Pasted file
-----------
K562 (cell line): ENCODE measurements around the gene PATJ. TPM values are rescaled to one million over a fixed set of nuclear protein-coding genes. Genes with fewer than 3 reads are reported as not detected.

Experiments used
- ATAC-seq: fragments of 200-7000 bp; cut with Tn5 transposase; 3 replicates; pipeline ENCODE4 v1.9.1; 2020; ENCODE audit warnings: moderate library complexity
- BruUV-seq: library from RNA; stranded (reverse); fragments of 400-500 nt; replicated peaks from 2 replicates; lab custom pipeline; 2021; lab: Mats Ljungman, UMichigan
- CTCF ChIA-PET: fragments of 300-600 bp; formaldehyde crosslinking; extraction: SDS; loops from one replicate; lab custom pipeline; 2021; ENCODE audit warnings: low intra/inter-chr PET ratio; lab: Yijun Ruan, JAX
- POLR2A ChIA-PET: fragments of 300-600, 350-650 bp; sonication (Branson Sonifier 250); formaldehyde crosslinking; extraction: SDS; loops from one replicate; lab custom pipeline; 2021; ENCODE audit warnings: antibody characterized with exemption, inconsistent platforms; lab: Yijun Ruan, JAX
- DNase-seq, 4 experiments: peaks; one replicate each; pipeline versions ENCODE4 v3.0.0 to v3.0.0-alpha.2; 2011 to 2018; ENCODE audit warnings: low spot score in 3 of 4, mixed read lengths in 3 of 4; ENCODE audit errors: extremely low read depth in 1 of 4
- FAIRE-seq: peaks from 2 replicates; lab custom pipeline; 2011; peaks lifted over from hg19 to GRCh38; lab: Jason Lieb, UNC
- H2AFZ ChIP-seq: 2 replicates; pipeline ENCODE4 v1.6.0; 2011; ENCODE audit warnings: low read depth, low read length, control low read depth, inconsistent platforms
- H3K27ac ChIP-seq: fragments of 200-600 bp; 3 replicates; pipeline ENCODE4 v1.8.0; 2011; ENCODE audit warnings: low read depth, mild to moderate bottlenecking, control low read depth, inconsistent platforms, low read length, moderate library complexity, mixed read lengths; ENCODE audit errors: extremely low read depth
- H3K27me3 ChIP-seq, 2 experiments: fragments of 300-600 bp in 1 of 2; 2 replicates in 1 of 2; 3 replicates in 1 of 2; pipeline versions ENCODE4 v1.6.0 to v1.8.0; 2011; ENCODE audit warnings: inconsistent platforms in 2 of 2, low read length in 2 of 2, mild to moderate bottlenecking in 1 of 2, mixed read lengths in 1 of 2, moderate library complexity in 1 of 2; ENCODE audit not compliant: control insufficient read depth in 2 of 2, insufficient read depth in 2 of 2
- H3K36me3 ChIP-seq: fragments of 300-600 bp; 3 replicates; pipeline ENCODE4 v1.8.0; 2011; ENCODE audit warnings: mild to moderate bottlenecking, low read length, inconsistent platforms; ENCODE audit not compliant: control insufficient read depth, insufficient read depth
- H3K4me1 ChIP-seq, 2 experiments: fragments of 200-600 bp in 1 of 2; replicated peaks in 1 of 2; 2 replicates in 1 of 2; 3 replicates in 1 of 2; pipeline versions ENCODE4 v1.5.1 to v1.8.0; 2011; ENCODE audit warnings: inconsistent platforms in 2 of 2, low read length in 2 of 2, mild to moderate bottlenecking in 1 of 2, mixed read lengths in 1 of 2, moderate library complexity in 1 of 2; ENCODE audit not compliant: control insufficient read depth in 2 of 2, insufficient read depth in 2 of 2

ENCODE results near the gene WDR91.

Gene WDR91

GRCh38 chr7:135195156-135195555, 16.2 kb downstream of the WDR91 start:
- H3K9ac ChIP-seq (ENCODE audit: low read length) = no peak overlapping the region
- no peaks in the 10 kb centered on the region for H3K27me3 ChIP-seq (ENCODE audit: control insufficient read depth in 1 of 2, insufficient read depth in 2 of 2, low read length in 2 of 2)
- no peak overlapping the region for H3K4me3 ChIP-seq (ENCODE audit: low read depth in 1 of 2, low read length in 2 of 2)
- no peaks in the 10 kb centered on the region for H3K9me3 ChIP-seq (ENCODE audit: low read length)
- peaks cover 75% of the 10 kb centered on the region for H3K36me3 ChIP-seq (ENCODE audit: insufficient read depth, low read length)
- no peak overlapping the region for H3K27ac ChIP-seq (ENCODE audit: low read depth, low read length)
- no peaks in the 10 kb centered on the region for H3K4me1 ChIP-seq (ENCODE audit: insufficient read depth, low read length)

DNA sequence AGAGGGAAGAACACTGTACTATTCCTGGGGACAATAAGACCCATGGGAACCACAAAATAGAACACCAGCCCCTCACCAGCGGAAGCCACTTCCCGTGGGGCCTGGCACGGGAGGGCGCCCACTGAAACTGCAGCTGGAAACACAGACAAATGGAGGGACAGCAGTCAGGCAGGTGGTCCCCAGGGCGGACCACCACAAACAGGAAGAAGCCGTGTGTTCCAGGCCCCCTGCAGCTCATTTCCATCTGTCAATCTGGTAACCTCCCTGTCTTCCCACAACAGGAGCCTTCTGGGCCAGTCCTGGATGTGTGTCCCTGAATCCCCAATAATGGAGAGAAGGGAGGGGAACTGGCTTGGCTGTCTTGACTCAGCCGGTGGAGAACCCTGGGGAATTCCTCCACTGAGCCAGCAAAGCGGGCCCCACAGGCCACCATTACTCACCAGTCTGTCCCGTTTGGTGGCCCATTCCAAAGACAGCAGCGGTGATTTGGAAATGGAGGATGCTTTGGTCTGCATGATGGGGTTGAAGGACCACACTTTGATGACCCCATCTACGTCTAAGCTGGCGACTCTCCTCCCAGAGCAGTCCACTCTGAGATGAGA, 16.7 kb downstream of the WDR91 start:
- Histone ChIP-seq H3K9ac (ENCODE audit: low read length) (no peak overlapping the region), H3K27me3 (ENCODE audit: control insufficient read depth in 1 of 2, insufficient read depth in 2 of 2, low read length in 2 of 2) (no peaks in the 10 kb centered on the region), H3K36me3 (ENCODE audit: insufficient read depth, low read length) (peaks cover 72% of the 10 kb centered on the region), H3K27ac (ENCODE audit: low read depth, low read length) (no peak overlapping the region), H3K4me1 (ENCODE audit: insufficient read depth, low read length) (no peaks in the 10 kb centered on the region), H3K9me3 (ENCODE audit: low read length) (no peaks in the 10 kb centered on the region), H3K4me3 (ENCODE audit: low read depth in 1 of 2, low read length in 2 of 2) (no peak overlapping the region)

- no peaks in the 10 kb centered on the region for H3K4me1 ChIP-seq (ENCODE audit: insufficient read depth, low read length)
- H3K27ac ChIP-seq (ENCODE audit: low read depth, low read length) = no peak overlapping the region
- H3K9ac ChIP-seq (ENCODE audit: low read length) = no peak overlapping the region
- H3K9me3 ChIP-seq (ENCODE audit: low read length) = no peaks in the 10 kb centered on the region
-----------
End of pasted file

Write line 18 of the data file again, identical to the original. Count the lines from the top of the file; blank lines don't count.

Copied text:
- no peaks in the 10 kb centered on the region for H3K27me3 ChIP-seq (ENCODE audit: control insufficient read depth in 1 of 2, insufficient read depth in 2 of 2, low read length in 2 of 2)